When you hike Sugarland Mountain you will be looking down on the iconic Chimneys of the Smokies!
Great Smoky Mountains National Park Reopens Popular Trails! Bullhead Trail and Sugarland Mountain Trail are set to reopen after extensive fire damage in 2016. The trails will reopen Friday October 26, 2018. These are two of our favorite trails at HeySmokies.com. They offer amazing high altitude vistas with the Smokies hallmark forest diversity. Both trails are fantastic walks for viewing fall color.
These trails have been closed since November 2016 due to damage resulting from the wind event and fire damage associated with the Chimney Tops 2 Fire. Park trail crews spent several weeks this year repairing over 500 feet of trail tread, cutting 758 downed trees, removing over 20 large rootballs and boulders, and repairing and replacing 53 trail drainage structures.
“The trail crews accomplished an amazing amount of work to safely repair and reopen these trails under very challenging conditions,” said
Superintendent Cassius Cash. “We are excited to offer this opportunity to hikers, but also want to remind them to stay alert for trail hazards as they pass through the burned areas.”
Great Smoky Mountain Superintendent, Cassius Cash, is always happy to meet park visitors.
Bullhead Trail begins on the Cherokee Motor Nature Trail near Gatlinburg at the intersection with Rainbow Falls Trail. The trail climbs 3,500′ steadily for 5.9 miles towards the historic LeConte Lodge on the summit of Mt. LeConte. Spring wildflowers are prolific on this hike as well as fantastic winter views. If you have never visited Mount LeConte we urge you to add it to your bucket list.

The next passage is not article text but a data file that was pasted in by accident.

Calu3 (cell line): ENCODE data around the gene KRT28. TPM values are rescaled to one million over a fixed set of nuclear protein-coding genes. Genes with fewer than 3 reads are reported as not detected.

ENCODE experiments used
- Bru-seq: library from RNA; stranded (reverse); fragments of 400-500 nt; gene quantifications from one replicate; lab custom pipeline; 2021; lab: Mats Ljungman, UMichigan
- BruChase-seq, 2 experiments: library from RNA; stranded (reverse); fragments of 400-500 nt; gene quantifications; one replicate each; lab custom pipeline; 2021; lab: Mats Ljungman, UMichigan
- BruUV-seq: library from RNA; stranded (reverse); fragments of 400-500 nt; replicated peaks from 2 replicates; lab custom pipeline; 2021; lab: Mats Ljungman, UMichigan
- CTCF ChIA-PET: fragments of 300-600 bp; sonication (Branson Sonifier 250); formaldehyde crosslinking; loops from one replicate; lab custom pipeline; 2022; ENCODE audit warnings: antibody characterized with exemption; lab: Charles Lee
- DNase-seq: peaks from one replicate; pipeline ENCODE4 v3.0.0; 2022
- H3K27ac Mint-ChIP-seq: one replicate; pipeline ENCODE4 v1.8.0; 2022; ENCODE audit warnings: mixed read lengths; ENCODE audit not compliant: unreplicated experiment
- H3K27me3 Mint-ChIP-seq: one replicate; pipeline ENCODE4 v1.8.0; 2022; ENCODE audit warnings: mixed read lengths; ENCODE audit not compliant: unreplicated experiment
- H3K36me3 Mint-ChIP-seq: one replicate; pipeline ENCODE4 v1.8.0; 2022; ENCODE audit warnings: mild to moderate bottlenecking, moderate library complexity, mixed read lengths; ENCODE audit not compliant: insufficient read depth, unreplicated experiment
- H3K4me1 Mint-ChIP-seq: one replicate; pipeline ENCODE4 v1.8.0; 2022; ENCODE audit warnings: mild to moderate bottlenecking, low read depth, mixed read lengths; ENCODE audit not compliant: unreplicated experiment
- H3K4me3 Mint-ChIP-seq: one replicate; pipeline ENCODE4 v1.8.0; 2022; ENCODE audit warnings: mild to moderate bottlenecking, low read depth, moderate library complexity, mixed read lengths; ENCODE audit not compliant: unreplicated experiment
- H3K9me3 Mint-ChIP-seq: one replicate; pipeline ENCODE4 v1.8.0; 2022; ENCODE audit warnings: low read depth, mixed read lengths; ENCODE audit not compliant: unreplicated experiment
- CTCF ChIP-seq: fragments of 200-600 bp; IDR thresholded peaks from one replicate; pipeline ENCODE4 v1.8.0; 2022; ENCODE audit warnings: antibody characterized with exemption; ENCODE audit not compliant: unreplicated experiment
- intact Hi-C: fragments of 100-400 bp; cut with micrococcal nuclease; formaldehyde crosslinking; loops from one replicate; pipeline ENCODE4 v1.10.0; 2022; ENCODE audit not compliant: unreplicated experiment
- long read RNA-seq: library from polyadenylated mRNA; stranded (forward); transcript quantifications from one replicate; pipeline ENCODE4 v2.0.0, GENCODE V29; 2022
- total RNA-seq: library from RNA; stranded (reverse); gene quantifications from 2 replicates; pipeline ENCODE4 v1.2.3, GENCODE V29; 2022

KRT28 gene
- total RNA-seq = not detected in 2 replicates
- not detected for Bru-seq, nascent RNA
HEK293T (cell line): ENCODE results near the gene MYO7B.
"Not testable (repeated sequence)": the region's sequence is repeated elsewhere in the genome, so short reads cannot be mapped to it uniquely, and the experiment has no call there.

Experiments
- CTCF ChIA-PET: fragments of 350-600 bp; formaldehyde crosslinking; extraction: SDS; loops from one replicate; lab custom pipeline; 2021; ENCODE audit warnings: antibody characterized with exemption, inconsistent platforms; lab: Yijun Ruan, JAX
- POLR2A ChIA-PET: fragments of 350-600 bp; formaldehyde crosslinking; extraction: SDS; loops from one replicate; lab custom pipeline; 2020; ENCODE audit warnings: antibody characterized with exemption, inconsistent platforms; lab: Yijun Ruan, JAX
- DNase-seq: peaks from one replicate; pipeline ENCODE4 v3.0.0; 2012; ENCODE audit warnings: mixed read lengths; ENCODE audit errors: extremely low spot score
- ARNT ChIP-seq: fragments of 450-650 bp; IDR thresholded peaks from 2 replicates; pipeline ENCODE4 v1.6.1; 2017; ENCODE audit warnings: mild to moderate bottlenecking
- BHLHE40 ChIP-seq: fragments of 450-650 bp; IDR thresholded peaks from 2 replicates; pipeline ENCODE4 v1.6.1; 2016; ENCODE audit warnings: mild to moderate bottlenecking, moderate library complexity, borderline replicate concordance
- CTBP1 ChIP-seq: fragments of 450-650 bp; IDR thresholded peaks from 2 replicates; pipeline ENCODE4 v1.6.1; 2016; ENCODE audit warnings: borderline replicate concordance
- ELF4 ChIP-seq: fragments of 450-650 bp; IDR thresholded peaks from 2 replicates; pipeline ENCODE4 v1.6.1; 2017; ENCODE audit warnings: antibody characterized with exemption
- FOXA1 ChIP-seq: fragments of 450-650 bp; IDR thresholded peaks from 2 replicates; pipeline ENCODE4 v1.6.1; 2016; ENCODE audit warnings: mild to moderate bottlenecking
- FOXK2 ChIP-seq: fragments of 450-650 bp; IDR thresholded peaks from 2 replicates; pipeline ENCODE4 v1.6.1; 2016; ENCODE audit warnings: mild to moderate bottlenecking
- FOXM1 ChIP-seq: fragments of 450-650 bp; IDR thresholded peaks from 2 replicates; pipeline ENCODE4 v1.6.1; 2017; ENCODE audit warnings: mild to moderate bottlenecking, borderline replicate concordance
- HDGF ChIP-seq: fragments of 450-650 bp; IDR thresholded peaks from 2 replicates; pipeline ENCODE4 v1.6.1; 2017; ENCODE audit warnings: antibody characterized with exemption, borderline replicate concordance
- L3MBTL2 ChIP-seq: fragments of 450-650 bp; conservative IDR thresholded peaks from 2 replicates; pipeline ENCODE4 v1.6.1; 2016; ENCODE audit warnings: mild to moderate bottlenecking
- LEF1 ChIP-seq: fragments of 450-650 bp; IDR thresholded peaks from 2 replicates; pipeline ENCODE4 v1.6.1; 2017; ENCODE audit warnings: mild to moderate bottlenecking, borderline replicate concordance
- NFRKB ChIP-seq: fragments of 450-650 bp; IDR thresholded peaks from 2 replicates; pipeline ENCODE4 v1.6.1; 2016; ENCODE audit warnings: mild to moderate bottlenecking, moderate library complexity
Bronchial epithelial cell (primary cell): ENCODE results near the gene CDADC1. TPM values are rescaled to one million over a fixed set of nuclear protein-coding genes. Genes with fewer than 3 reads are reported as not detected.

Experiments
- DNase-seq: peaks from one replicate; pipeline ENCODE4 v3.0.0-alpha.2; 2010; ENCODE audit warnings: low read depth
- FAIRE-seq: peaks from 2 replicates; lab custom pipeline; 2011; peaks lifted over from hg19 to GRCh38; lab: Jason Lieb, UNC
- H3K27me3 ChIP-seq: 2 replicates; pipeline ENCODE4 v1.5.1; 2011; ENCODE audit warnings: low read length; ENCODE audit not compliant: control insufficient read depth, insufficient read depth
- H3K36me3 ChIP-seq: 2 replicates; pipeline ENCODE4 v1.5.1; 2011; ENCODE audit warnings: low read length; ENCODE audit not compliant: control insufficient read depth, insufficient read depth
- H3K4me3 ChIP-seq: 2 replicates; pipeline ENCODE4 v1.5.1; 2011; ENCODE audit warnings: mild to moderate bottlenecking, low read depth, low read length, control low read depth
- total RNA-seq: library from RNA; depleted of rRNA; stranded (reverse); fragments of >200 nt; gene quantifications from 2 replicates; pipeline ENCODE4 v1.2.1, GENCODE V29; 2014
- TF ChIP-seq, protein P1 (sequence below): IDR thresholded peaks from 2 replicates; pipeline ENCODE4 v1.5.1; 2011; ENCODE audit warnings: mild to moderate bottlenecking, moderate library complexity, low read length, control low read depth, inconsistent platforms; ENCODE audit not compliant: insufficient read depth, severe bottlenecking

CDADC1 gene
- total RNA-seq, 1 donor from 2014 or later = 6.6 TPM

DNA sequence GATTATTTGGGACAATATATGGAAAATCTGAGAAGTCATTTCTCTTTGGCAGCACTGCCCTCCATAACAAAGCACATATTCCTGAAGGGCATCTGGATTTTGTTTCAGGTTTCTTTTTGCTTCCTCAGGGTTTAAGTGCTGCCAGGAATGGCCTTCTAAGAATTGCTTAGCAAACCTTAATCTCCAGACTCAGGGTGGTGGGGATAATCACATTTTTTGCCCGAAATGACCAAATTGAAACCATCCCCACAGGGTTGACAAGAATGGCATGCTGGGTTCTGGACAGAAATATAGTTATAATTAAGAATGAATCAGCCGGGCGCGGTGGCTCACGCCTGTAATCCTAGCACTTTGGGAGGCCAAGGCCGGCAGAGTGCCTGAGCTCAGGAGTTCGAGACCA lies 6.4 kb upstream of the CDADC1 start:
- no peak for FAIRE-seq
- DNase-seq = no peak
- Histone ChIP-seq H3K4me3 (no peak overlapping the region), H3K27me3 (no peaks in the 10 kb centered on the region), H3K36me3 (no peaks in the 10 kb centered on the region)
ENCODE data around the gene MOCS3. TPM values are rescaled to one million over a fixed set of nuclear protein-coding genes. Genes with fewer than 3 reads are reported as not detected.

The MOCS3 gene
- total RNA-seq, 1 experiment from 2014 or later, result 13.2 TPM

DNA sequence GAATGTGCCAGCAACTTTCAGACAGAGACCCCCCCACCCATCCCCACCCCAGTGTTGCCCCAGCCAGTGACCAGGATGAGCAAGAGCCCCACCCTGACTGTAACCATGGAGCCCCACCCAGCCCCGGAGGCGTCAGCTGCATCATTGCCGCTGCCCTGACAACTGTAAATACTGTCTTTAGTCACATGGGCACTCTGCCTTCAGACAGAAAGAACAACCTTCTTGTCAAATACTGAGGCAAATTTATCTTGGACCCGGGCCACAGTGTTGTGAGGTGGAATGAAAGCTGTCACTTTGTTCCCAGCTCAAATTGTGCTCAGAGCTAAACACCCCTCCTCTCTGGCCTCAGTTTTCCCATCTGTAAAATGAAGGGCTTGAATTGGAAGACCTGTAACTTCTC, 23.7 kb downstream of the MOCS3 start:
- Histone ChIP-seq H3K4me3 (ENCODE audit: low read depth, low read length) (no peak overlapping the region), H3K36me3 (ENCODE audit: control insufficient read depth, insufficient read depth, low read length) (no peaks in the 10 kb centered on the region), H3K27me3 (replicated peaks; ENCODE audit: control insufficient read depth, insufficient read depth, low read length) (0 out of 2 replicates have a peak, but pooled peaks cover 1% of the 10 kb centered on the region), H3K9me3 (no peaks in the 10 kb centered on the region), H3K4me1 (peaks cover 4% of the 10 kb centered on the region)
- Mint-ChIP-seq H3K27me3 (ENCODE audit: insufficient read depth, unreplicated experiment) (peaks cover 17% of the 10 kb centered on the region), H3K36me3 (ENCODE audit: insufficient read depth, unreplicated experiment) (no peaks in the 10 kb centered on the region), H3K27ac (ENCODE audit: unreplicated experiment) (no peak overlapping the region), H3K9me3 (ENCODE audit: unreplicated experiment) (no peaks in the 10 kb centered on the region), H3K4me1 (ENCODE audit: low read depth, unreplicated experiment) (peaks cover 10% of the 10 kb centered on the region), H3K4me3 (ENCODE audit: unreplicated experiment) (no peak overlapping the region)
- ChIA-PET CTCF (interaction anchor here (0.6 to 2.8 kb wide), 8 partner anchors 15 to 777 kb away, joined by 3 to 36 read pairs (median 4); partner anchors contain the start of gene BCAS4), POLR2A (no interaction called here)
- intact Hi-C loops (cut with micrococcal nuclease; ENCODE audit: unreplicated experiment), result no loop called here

Sugarland Mountain Trail begins on the Appalachian Trail near the road to the Clingmans Dome and ends in the Laurel Falls parking lot on Little River road west of Sugarlands Visitor Center. This 11.9 mile hike has many ups and downs and generally drops close to 4,000′ so plan on doing some climbing even if you hike high to low. The fall color and winter views are two great reasons to put this hike on your list but remember it is a great walk any time of year!
These trails pass through areas in the park which burned at a high intensity, including some sections where the entire tree canopy was lost. Hikers should remain alert for hazards such as loose rocks and falling trees or limbs and should avoid hiking these trails during and after high wind or rain events. At all times, hikers should avoid lingering around standing dead trees.
The Friends of the Smokies provided $195,000 for this rehabilitation. The donation was made possible thanks to the generous support of donors from across the country who responded to help fund park recovery needs following the wildfire.
For more information about hiking safety check out our great blog on hiking essentials or visit the park’s website at NPS.gov.